A series of commands were radioed 16-1/2 million miles to NASA's Mariner IV spacecraft early today by JPL engineers from the Mariner spaceflight operations center to check out spacecraft equipment that will be used if Mariner is still operating normally when it reaches Mars next July 14. The Goldstone station of the DSN was used to transmit the commands.
The twelve commands that were sent during an 8-1/2 hour period dropped the lens cover off the television camera, turned on a scanning platform that carries the camera and two Mars sensors, turned on portions of the television system (intentionally no pictures were taken), and checked out the capability of Mariner to perform the encounter sequence.
Commands to turn off the encounter equipment after the checkout were timed to preset the scan platform in a position to be pointing at Mars during the fly-by should the scan platform later fail to function and to set the camera shutter in a desired position.
The lens cover was dropped at this time rather than at planet encounter to shake loose any possible dust particles that might interfere with the Canopus sensor, a light sensing device that locks on the star Canopus to prevent the spacecraft from rolling.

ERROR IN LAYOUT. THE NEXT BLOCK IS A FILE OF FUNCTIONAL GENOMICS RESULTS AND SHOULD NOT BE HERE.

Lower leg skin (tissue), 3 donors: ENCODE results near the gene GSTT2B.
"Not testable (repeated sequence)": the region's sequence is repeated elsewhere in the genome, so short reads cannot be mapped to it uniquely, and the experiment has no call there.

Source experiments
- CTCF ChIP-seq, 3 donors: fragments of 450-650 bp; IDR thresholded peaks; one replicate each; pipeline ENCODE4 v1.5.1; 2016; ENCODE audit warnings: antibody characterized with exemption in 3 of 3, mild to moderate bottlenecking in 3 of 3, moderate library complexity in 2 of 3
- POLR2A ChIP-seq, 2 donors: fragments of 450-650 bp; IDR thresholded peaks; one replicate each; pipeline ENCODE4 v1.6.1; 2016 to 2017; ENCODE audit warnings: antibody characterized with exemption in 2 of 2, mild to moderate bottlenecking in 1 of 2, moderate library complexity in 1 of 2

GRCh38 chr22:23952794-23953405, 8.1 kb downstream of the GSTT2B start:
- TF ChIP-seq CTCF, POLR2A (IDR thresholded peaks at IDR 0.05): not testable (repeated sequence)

Early in the mission, dust particles had reflected light into the sensor causing a response that ordered the spacecraft to break lock on Canopus and begin rolling in a new search for the star. If this occurred at encounter with Mars it would have been necessary to send commands to counteract the roll. At encounter, the Earth-spacecraft distance will be 134 million miles and it would take 12-1/2 minutes for a signal to reach Earth from the spacecraft to inform engineers that Canopus had been lost and another 12-1/2 minutes to reach the spacecraft with a command to counteract loss of Canopus. This time lag could seriously affect accomplishing mission objectives.
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